T2 - Bad, but not for Good

    AU - Haack, Patrick

    AU - Martignoni, Dirk

    AU - Schoeneborn, Dennis

    N1 - CBS Library does not have access to the material

    PY - 2013

    Y1 - 2013

    N2 - Organizations adopt corporate responsibility (CR) policies often ceremonially, meaning that policy adoption is not substantive and lacks alignment with actual practice. Prior research in institutional theory has largely assumed as static view of adoption and suggests that a situation of opacity (i.e. the difficulty or impossibility of evaluation) stabilizes ceremonial adoption and thus impedes substantive adoption. This paper offers a dynamic view of adoption sequences and re-examines the role of opacity in promoting substantive adoption among multiple organizations within a given field or industry. Using a three-state Markov chain model, we specify the boundary conditions under which initial opacity paired with a change towards transparency (i.e. the relative ease or possibility of evaluation) maximizes the overall number of substantive adoptions. Our findings suggest that the institutionalization of CR-related policies can be advanced by leaving organizations significant leeway and autonomy in their adoption decision. In turn, institutionalization may be hampered by initial requests for transparency and organizational accountability. We discuss implications for (1) efforts to institutionalize CR as a global governance mechanism and (2) the institutional theory concepts of decoupling and (re-)coupling.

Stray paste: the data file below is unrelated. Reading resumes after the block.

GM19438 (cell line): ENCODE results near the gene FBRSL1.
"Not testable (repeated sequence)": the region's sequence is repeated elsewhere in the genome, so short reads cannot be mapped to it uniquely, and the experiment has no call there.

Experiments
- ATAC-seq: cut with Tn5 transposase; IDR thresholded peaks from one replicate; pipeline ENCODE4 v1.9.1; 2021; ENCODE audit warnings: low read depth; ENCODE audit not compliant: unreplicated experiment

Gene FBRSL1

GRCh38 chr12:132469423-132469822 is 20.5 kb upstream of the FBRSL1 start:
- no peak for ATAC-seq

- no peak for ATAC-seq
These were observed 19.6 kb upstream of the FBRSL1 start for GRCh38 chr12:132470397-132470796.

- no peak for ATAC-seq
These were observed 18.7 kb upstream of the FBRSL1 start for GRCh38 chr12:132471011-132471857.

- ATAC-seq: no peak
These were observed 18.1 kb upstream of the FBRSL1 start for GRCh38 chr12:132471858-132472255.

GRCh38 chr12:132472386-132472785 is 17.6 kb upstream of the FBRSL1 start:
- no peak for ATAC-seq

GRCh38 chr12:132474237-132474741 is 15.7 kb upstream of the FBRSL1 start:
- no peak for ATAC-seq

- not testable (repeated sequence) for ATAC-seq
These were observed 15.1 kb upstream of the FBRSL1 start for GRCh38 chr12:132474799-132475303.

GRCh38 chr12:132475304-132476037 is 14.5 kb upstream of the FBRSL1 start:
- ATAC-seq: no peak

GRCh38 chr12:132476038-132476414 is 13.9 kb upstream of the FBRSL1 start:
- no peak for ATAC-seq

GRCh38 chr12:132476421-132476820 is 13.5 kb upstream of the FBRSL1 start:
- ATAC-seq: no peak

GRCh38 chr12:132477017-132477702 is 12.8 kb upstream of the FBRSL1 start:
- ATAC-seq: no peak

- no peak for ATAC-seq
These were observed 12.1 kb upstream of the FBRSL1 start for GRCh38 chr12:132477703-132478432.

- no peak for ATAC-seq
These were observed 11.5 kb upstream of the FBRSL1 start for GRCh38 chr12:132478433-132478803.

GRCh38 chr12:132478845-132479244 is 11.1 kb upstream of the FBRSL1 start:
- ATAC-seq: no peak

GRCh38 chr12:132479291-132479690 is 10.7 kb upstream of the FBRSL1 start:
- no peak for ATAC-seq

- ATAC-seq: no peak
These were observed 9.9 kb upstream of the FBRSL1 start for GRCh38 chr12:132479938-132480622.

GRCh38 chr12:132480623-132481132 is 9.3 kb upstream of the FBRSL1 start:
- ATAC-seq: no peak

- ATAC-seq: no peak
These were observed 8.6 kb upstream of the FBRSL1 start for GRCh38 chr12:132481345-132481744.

AB - Organizations adopt corporate responsibility (CR) policies often ceremonially, meaning that policy adoption is not substantive and lacks alignment with actual practice. Prior research in institutional theory has largely assumed as static view of adoption and suggests that a situation of opacity (i.e. the difficulty or impossibility of evaluation) stabilizes ceremonial adoption and thus impedes substantive adoption. This paper offers a dynamic view of adoption sequences and re-examines the role of opacity in promoting substantive adoption among multiple organizations within a given field or industry. Using a three-state Markov chain model, we specify the boundary conditions under which initial opacity paired with a change towards transparency (i.e. the relative ease or possibility of evaluation) maximizes the overall number of substantive adoptions. Our findings suggest that the institutionalization of CR-related policies can be advanced by leaving organizations significant leeway and autonomy in their adoption decision. In turn, institutionalization may be hampered by initial requests for transparency and organizational accountability. We discuss implications for (1) efforts to institutionalize CR as a global governance mechanism and (2) the institutional theory concepts of decoupling and (re-)coupling.

    KW - Corporate responsibility

    KW - Decoupling

    KW - Diffusion

    KW - Implementation

    KW - Institutional theory

    KW - Self-reinforcing process

    M3 - Paper

    ER -

    Haack P, Martignoni D, Schoeneborn D. Corporate Responsibility as Myth and Ceremony: Bad, but not for Good. 2013. Paper presented at The 9th New Institutionalism Workshop, Warsaw, Poland.